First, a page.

A Tale of Two Cakes

The first cake started as a life preserver- not a literal white ring with red markings and “HMS Titanic” written on it, but figuratively, as the thing I was hoping would keep my sanity afloat.  See, my 27th birthday came just weeks after we moved from my hometown in Peachtree City, GA to an army garrison in downtown Seoul, Korea.  Specifically, it came days after we had moved into our new apartment and weeks before any of our belongings were due to arrive. We had been living out of the same five suitcases for two months, and the act of getting dinner on the table with no pots, pans, or dishes, and the nearest grocery store two miles away, was consuming every minute of my day.  So I decided that for my birthday I wanted to make a pretty cake.  It would be an act of creativity to bouy my floundering spirits.  I bought tin foil pans at the two-mile away grocery store, baked the cake and planned to decorate it with robin’s egg blue frosting and a big funfetti heart.   I was just mixing food coloring into the frosting when a tiny head popped into my peripheral vision:  “What are ya doin?” “I’m frosting my birthday cake, Elliana.”  “But it’s your birthday cake!  You can’t frost your own cake!”  “But I want to.”  “No.  I’ll help!”  First my pretty robin’s egg blue cake turned the exact color of hospital scrubs.   Then the funfetti went everywhere, and lastly, my little helper finger painted right into frosting so that the cake showed through spelling the message “I luv Mome,” and hearts with M+E written in them.  My cake was an act of creativity alright, just not my creativity.  I wish I could say that as we stuck the candles in and slid the cake into the cool oven for safe keeping I was so delighted and thankful for my sweet daughter that I forgot my desire to make my own pretty cake for my birthday, but instead, I sighed.  It was my birthday.  Shouldn’t I get to do what I want- something for me?  The self pity continued right up until the moment, hours later, that I was preheating the oven for dinner and smelled the melting wax.  “The cake!”  My husband, who never makes these mistakes but somehow always cleans up from it when I do, raced to rescue the cake from the oven and rush it to the freezer, but sadly, Elliana’s birthday creation of love looked more like a piece of modern abstract expressionism.   The scrubs-colored frosting was melted into waves, and the candles looked like they were doing the wave as they all bent dramatically to the left.    It was quite a birthday cake, but the real icing on the cake (forgive the pun,) came when Kenny lit the candles after dinner.  As my kids sang three different versions of happy birthday simultaneously, my husband turned from the kitchen with the cake in his hands, and all my self-pity shattered- not because the tenderness of the scene, but because of the cake!  That cake, which had already been through so much, was now spewing flame skyward!  Halfway melting the candles has left so much wick exposed that now Kenny was holding a cake topped by a good ten inches of flame dangerously licking towards his face.  His expression as he carried the cake toward me was becoming increasingly more alarmed.  But when he reached me I couldn’t blow out a single candle!  I couldn’t even try, because I was falling out of my chair laughing.  My cake, my life preserver in the chaos of family life, had been finger painted by my daughter, melted by me, and set aflame by my husband, and now we were all in danger of setting off the building fire alarm and it was perfect!  At every turn my birthday cake brought to my attention the people who love me.  My husband, who rescued the cake, and risked being set on fire by it, my boys who sang through the fiery blaze, and my sweet daughter, who wouldn’t let her “Mome” decorate her own cake.  This is what a birthday should be: a chance to open your eyes and see all the gifts God has already put in your life, starting with the people that love you.  Push fast forward to six weeks after my birthday.  It’s ten o’clock on a Wednesday night and I am covered in white frosting: my hands, my hair, my pajamas- and most of my kitchen.  On the counter in front of me is a nearly-pinterest-worthy Hello Kitty cake with pretzel whiskers and jelly bean eyes.  Elliana turns five in the morning and I’ve been working on her cake since she went to bed.  My husband has long since disappeared into the living room, leaving me to frolic in my ocean of powdered sugar and creativity.   I’m making a pretty cake, but not because I need to, just because I know my daughter will like it.  Elliana decorated my birthday cake, and now I am decorating hers.  Her cake said “I luv Mome,” mine is saying “I love you back.”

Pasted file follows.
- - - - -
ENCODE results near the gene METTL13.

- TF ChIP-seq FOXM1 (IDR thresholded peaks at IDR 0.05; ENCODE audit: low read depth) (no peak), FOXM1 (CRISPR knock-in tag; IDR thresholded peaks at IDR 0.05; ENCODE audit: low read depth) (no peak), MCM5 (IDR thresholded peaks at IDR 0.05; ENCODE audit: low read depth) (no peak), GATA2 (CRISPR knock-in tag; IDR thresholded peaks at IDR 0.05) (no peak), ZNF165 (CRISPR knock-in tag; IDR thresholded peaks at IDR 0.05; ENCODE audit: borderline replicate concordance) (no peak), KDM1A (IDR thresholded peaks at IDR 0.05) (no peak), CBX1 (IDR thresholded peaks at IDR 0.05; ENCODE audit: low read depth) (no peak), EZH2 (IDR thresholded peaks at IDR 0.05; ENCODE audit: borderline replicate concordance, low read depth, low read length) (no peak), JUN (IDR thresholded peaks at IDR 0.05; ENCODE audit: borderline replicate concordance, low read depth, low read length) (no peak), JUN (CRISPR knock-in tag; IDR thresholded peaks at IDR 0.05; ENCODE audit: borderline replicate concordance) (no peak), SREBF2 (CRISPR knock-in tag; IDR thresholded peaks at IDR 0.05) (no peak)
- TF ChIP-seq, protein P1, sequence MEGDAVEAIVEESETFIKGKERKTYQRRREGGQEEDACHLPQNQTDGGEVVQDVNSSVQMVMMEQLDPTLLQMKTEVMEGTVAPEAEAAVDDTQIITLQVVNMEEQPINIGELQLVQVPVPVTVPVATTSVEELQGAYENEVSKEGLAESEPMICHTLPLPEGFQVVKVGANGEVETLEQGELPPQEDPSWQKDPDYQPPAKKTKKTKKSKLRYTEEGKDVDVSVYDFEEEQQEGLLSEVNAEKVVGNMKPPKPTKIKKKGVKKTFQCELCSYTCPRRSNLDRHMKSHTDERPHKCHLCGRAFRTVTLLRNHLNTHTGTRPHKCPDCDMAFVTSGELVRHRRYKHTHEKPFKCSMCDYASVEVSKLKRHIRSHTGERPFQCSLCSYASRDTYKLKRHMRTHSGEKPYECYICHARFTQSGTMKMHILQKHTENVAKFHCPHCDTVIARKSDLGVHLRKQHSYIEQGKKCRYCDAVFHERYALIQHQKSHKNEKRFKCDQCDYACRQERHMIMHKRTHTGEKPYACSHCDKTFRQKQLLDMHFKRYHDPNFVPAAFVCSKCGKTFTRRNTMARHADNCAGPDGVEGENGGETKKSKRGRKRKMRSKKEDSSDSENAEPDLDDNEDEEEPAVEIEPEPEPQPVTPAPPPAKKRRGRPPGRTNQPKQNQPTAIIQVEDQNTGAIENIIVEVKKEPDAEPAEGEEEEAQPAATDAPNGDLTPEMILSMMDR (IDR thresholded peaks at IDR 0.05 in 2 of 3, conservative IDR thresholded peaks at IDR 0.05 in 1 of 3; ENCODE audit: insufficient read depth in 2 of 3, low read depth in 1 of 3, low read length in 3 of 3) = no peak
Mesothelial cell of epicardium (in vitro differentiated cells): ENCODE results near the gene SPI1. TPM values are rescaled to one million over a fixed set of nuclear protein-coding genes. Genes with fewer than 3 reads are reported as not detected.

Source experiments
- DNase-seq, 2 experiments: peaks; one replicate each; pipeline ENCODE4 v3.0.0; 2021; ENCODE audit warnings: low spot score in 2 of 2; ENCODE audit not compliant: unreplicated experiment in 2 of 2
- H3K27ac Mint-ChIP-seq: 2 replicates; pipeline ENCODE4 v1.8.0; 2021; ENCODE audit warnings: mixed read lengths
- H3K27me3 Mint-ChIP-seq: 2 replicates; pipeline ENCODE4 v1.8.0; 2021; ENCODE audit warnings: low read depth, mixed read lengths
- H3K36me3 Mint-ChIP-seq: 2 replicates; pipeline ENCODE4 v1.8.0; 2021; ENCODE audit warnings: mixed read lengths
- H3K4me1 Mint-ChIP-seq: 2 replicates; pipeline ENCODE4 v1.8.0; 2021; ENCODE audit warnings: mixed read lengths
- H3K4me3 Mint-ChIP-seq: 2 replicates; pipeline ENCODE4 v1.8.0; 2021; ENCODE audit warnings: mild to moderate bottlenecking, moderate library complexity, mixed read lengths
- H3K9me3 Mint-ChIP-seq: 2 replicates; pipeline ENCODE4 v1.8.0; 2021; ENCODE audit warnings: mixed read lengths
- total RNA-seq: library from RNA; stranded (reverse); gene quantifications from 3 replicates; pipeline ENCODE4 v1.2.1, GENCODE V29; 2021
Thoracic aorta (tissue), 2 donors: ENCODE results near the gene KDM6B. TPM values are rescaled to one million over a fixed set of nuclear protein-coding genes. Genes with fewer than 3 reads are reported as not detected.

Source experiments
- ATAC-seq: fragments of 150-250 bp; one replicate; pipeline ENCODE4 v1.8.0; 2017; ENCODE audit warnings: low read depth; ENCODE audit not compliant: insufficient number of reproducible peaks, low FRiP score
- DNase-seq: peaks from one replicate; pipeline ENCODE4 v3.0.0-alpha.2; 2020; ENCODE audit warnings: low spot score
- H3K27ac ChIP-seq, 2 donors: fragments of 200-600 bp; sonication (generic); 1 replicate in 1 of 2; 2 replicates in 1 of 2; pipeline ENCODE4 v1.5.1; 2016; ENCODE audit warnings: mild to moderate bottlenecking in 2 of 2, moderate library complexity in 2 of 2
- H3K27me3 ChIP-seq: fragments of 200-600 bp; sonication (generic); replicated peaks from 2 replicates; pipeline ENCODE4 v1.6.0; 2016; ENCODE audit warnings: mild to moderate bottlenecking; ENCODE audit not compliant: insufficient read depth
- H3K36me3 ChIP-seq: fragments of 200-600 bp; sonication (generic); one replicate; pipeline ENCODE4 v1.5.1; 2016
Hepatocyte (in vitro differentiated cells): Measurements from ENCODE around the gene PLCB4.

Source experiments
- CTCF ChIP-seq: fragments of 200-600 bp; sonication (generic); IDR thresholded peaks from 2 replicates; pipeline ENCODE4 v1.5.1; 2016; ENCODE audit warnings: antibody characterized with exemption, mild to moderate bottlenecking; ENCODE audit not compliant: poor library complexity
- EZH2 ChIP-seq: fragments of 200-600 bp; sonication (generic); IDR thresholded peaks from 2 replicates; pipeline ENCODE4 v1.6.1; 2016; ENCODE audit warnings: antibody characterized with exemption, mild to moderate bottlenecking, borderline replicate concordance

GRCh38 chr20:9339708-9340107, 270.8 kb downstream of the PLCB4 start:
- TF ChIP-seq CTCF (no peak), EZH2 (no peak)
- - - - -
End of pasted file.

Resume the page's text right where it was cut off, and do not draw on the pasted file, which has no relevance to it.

Her Cake for Me (can you see the finger painted writing?)

Her Cake for Me (pre-melting- can you see the finger painted writing?)

Mine for Her

Mine for Her


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